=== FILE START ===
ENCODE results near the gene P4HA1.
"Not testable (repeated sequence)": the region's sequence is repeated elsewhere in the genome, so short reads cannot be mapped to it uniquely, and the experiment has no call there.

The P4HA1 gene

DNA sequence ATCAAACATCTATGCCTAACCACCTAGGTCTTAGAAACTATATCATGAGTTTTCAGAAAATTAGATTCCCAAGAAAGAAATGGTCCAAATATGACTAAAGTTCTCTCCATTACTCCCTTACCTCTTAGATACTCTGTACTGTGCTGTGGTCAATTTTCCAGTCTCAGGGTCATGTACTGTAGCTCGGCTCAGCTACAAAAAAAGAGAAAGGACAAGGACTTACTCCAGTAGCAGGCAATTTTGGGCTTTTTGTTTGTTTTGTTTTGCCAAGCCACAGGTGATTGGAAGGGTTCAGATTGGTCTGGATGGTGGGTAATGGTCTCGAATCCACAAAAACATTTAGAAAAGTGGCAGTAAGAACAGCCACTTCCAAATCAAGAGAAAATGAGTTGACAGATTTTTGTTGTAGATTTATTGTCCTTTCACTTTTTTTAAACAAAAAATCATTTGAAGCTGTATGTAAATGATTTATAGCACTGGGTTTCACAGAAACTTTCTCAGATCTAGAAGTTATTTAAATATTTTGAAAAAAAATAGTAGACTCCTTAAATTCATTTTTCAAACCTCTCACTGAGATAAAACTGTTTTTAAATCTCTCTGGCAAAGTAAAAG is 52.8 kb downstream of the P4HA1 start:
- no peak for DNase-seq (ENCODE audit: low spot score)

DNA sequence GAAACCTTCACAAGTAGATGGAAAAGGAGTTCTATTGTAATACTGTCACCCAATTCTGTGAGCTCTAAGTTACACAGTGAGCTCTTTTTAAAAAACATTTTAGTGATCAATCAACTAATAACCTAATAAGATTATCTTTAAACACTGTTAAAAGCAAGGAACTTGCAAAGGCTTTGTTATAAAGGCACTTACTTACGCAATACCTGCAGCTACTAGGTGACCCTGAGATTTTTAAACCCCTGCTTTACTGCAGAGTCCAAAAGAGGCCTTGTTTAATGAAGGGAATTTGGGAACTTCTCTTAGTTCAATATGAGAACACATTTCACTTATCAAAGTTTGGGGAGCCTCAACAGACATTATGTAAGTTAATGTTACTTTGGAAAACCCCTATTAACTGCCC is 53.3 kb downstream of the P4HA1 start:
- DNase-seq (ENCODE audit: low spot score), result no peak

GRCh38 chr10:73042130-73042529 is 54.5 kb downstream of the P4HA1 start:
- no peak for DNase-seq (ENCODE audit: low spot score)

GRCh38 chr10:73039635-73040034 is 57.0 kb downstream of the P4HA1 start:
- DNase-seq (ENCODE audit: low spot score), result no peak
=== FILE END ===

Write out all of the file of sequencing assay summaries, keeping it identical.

ENCODE results near the gene P4HA1.
"Not testable (repeated sequence)": the region's sequence is repeated elsewhere in the genome, so short reads cannot be mapped to it uniquely, and the experiment has no call there.

The P4HA1 gene

DNA sequence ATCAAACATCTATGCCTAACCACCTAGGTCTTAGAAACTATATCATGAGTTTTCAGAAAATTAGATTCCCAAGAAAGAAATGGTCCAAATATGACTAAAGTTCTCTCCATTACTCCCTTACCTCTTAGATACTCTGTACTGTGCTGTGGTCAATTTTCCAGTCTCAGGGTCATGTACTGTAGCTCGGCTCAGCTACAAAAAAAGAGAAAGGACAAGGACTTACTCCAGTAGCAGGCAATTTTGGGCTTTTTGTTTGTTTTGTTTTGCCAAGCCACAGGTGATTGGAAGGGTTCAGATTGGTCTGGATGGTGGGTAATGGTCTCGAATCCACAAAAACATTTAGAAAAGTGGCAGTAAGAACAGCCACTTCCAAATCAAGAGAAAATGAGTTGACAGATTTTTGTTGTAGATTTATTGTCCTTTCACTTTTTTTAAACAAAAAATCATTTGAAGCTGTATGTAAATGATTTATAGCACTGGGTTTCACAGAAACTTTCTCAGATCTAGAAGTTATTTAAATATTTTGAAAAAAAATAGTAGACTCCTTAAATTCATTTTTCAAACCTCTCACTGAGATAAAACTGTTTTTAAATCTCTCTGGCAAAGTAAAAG is 52.8 kb downstream of the P4HA1 start:
- no peak for DNase-seq (ENCODE audit: low spot score)

DNA sequence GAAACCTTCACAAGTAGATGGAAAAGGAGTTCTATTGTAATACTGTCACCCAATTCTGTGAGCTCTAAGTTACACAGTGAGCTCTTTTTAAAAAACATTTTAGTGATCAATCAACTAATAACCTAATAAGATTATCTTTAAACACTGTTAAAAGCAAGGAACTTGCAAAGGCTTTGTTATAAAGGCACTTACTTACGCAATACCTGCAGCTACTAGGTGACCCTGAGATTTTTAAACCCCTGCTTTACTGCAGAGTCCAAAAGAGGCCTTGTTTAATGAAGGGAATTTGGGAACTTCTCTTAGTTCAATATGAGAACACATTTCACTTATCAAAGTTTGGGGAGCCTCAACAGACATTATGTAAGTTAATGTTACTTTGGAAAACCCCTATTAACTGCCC is 53.3 kb downstream of the P4HA1 start:
- DNase-seq (ENCODE audit: low spot score), result no peak

GRCh38 chr10:73042130-73042529 is 54.5 kb downstream of the P4HA1 start:
- no peak for DNase-seq (ENCODE audit: low spot score)

GRCh38 chr10:73039635-73040034 is 57.0 kb downstream of the P4HA1 start:
- DNase-seq (ENCODE audit: low spot score), result no peak